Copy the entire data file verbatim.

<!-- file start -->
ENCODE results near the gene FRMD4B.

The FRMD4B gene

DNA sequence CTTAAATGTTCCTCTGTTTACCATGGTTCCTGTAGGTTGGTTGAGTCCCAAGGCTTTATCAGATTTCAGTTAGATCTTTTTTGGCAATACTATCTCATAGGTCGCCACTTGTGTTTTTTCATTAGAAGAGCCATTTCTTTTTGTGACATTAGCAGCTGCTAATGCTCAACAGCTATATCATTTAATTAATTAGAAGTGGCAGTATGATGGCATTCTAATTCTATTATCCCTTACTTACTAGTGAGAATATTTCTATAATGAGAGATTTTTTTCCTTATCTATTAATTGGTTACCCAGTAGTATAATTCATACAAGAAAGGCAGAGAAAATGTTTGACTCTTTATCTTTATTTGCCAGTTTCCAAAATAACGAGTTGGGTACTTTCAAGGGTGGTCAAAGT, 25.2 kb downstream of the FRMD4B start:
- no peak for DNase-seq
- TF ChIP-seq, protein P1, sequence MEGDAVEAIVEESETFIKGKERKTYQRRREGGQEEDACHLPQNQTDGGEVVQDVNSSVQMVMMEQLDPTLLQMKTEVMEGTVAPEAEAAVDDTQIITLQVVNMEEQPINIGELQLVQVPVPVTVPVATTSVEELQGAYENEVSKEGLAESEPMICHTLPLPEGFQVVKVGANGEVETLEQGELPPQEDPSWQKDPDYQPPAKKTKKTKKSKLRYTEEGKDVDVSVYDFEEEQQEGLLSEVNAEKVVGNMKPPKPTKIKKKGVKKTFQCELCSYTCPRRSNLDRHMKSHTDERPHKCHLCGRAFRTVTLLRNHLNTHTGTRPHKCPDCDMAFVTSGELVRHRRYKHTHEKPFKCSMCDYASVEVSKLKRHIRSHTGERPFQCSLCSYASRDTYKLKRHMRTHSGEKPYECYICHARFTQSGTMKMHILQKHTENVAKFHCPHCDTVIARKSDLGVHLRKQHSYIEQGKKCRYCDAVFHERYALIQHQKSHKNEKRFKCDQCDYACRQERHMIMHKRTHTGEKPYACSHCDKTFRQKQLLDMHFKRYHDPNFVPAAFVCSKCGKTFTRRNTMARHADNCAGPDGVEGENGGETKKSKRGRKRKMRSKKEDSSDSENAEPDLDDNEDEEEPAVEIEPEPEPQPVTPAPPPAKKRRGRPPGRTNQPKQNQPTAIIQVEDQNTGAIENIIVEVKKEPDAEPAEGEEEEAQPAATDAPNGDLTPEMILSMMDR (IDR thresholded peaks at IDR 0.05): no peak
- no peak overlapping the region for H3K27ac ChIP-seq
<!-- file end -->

ENCODE results near the gene FRMD4B.

The FRMD4B gene

DNA sequence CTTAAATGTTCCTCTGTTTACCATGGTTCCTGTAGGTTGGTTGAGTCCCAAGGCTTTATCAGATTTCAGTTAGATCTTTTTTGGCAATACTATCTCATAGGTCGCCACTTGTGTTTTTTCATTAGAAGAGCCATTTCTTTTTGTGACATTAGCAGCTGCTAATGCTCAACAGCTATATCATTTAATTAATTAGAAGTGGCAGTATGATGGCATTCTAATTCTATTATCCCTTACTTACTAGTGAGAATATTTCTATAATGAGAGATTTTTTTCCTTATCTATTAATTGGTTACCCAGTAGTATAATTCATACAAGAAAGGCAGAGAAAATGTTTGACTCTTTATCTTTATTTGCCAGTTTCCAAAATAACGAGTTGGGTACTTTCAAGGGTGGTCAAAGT, 25.2 kb downstream of the FRMD4B start:
- no peak for DNase-seq
- TF ChIP-seq, protein P1, sequence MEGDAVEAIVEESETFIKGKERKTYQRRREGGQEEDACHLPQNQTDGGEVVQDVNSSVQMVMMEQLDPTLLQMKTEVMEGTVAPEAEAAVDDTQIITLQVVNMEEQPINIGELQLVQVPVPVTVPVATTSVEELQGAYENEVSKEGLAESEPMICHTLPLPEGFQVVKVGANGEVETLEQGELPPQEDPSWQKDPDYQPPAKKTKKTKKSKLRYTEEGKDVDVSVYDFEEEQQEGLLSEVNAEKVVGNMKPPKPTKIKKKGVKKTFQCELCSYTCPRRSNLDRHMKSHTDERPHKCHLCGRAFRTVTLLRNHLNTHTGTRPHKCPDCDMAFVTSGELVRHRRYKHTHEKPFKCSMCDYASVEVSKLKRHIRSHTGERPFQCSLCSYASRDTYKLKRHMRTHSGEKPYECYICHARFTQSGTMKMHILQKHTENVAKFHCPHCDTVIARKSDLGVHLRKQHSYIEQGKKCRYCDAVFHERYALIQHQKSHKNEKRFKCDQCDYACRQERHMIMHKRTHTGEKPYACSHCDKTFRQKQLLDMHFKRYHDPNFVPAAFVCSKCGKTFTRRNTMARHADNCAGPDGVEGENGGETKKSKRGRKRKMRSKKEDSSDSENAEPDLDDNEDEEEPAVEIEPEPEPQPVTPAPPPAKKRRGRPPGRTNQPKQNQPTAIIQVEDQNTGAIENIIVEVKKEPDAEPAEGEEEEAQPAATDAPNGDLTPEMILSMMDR (IDR thresholded peaks at IDR 0.05): no peak
- no peak overlapping the region for H3K27ac ChIP-seq